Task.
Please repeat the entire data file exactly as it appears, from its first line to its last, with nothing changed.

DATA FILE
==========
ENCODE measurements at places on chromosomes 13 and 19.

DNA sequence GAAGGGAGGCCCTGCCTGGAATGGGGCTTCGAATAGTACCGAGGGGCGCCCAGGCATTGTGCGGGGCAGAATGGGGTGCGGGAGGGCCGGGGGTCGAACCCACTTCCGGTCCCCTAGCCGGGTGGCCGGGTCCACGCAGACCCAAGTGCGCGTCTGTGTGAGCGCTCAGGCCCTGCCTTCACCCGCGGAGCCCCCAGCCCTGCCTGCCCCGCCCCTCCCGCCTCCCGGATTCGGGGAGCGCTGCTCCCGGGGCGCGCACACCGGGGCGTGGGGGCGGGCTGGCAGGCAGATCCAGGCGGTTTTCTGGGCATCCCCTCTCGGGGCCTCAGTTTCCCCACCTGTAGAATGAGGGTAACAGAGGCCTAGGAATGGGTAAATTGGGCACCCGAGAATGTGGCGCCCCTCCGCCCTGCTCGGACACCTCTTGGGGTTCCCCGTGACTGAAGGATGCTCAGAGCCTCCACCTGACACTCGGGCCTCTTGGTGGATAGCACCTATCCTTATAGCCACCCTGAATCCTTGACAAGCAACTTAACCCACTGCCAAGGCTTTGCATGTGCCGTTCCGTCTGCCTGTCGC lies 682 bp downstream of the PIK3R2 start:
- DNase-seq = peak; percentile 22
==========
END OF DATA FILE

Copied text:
ENCODE measurements at places on chromosomes 13 and 19.

DNA sequence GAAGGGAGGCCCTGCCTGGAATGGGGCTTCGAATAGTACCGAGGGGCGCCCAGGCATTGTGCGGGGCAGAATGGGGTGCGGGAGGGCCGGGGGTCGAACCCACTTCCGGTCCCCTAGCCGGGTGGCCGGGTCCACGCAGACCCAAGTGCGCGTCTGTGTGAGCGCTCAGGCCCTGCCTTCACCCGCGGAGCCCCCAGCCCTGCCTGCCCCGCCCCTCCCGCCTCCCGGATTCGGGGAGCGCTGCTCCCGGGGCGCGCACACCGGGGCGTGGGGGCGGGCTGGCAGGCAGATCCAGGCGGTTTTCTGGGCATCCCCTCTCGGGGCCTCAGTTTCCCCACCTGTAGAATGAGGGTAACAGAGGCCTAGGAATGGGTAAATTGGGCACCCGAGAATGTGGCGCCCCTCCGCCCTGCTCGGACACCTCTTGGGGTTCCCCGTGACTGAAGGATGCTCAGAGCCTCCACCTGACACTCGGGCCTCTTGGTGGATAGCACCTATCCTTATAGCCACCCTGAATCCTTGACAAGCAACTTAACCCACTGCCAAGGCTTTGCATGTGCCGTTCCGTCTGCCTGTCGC lies 682 bp downstream of the PIK3R2 start:
- DNase-seq = peak; percentile 22